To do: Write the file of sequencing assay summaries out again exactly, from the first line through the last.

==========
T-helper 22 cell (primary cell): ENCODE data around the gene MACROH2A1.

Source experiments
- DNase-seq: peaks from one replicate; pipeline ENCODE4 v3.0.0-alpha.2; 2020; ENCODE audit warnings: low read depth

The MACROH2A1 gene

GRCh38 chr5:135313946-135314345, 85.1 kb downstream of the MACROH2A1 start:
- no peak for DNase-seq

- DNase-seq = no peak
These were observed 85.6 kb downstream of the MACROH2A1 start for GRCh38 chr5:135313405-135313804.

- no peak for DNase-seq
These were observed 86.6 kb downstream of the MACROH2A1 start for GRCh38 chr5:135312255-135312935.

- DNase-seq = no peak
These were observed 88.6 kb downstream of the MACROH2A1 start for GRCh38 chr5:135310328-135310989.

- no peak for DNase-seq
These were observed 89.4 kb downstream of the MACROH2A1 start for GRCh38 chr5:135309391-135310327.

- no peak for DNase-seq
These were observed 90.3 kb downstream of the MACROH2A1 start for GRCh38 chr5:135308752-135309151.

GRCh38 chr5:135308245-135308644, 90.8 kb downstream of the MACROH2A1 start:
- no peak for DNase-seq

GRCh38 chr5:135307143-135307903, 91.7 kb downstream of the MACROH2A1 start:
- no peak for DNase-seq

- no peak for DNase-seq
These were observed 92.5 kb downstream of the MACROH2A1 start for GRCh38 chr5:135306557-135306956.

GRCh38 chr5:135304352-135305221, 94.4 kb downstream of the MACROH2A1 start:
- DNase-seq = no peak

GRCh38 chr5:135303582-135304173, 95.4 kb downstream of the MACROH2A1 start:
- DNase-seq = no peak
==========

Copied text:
T-helper 22 cell (primary cell): ENCODE data around the gene MACROH2A1.

Source experiments
- DNase-seq: peaks from one replicate; pipeline ENCODE4 v3.0.0-alpha.2; 2020; ENCODE audit warnings: low read depth

The MACROH2A1 gene

GRCh38 chr5:135313946-135314345, 85.1 kb downstream of the MACROH2A1 start:
- no peak for DNase-seq

- DNase-seq = no peak
These were observed 85.6 kb downstream of the MACROH2A1 start for GRCh38 chr5:135313405-135313804.

- no peak for DNase-seq
These were observed 86.6 kb downstream of the MACROH2A1 start for GRCh38 chr5:135312255-135312935.

- DNase-seq = no peak
These were observed 88.6 kb downstream of the MACROH2A1 start for GRCh38 chr5:135310328-135310989.

- no peak for DNase-seq
These were observed 89.4 kb downstream of the MACROH2A1 start for GRCh38 chr5:135309391-135310327.

- no peak for DNase-seq
These were observed 90.3 kb downstream of the MACROH2A1 start for GRCh38 chr5:135308752-135309151.

GRCh38 chr5:135308245-135308644, 90.8 kb downstream of the MACROH2A1 start:
- no peak for DNase-seq

GRCh38 chr5:135307143-135307903, 91.7 kb downstream of the MACROH2A1 start:
- no peak for DNase-seq

- no peak for DNase-seq
These were observed 92.5 kb downstream of the MACROH2A1 start for GRCh38 chr5:135306557-135306956.

GRCh38 chr5:135304352-135305221, 94.4 kb downstream of the MACROH2A1 start:
- DNase-seq = no peak

GRCh38 chr5:135303582-135304173, 95.4 kb downstream of the MACROH2A1 start:
- DNase-seq = no peak